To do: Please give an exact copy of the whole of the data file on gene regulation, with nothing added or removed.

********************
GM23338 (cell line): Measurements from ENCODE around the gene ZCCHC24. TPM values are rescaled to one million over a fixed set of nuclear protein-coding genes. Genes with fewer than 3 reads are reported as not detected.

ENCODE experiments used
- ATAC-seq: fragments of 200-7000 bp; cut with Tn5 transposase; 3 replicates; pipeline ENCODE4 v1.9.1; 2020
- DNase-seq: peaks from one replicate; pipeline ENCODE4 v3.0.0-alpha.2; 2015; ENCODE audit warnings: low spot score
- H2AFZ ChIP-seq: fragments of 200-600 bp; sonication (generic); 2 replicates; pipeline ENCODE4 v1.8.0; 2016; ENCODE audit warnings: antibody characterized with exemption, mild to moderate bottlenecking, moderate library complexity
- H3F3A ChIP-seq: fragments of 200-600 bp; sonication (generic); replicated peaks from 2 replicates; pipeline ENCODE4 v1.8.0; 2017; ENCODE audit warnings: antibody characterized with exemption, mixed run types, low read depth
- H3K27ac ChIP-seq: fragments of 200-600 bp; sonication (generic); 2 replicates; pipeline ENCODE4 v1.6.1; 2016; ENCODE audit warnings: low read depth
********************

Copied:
GM23338 (cell line): Measurements from ENCODE around the gene ZCCHC24. TPM values are rescaled to one million over a fixed set of nuclear protein-coding genes. Genes with fewer than 3 reads are reported as not detected.

ENCODE experiments used
- ATAC-seq: fragments of 200-7000 bp; cut with Tn5 transposase; 3 replicates; pipeline ENCODE4 v1.9.1; 2020
- DNase-seq: peaks from one replicate; pipeline ENCODE4 v3.0.0-alpha.2; 2015; ENCODE audit warnings: low spot score
- H2AFZ ChIP-seq: fragments of 200-600 bp; sonication (generic); 2 replicates; pipeline ENCODE4 v1.8.0; 2016; ENCODE audit warnings: antibody characterized with exemption, mild to moderate bottlenecking, moderate library complexity
- H3F3A ChIP-seq: fragments of 200-600 bp; sonication (generic); replicated peaks from 2 replicates; pipeline ENCODE4 v1.8.0; 2017; ENCODE audit warnings: antibody characterized with exemption, mixed run types, low read depth
- H3K27ac ChIP-seq: fragments of 200-600 bp; sonication (generic); 2 replicates; pipeline ENCODE4 v1.6.1; 2016; ENCODE audit warnings: low read depth